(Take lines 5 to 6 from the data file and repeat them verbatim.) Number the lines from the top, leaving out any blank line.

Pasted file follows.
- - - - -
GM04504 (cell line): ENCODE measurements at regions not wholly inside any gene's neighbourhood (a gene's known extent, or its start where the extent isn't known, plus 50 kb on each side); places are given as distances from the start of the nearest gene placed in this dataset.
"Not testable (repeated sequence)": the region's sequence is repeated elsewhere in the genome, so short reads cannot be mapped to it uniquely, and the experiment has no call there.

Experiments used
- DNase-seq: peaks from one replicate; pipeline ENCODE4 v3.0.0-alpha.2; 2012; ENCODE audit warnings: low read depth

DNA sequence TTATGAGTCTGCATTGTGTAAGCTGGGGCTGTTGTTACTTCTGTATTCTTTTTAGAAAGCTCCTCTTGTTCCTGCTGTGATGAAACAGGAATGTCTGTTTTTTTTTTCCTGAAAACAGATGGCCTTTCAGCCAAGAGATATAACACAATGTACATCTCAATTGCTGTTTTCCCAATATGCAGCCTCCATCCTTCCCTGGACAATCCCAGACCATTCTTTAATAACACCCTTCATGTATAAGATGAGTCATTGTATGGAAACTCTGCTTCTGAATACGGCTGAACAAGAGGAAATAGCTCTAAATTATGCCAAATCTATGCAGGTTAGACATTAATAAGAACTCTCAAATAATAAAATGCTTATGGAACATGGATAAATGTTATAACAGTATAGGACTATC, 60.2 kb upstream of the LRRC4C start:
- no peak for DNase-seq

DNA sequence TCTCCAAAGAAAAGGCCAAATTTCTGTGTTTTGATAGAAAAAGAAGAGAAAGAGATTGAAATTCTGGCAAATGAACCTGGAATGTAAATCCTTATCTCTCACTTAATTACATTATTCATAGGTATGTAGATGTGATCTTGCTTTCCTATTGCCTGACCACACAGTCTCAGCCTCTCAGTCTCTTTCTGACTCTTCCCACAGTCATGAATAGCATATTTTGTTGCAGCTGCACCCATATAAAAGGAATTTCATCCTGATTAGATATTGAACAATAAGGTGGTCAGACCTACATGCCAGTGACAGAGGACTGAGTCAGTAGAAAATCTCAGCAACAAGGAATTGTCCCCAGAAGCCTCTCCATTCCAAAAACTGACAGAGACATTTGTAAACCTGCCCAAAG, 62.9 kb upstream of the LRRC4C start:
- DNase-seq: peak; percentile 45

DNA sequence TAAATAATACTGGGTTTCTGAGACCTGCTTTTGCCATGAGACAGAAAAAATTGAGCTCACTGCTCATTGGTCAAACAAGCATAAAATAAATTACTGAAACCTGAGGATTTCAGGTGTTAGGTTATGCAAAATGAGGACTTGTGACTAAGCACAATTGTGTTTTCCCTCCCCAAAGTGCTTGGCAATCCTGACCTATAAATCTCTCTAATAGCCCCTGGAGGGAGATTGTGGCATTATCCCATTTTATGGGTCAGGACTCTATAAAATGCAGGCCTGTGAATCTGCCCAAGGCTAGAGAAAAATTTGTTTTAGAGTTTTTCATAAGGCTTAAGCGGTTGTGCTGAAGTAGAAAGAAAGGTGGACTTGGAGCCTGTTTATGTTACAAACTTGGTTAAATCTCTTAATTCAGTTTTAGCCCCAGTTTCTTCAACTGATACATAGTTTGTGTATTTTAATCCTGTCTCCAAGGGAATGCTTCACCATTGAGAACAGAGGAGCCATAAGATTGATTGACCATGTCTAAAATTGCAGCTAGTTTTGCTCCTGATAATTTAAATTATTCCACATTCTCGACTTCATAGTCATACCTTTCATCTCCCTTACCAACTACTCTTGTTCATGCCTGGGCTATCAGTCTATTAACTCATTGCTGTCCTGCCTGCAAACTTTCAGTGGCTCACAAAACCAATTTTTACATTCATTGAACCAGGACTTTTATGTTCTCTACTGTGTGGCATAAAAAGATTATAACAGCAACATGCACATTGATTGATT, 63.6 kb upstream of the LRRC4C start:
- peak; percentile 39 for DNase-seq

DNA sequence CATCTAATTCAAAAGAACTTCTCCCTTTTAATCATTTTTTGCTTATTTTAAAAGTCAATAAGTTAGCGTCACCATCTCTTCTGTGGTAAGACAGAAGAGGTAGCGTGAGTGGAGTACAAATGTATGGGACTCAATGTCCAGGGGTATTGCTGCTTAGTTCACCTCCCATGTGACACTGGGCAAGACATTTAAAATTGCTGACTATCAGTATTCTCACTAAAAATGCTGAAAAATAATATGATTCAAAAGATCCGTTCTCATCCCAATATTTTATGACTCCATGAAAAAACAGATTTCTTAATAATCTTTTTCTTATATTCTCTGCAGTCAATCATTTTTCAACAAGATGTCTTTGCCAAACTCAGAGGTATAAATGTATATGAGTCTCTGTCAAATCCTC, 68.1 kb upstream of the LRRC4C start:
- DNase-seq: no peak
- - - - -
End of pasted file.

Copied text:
DNA sequence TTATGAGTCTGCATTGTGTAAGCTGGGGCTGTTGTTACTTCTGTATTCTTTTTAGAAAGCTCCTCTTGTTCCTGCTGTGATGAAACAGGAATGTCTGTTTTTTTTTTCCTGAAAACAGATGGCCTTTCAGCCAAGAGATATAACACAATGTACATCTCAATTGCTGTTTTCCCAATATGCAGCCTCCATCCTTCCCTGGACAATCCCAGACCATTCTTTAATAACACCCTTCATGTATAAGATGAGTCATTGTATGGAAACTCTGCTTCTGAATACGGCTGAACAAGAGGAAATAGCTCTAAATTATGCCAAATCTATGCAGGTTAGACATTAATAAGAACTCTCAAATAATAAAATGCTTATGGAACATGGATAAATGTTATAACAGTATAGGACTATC, 60.2 kb upstream of the LRRC4C start:
- no peak for DNase-seq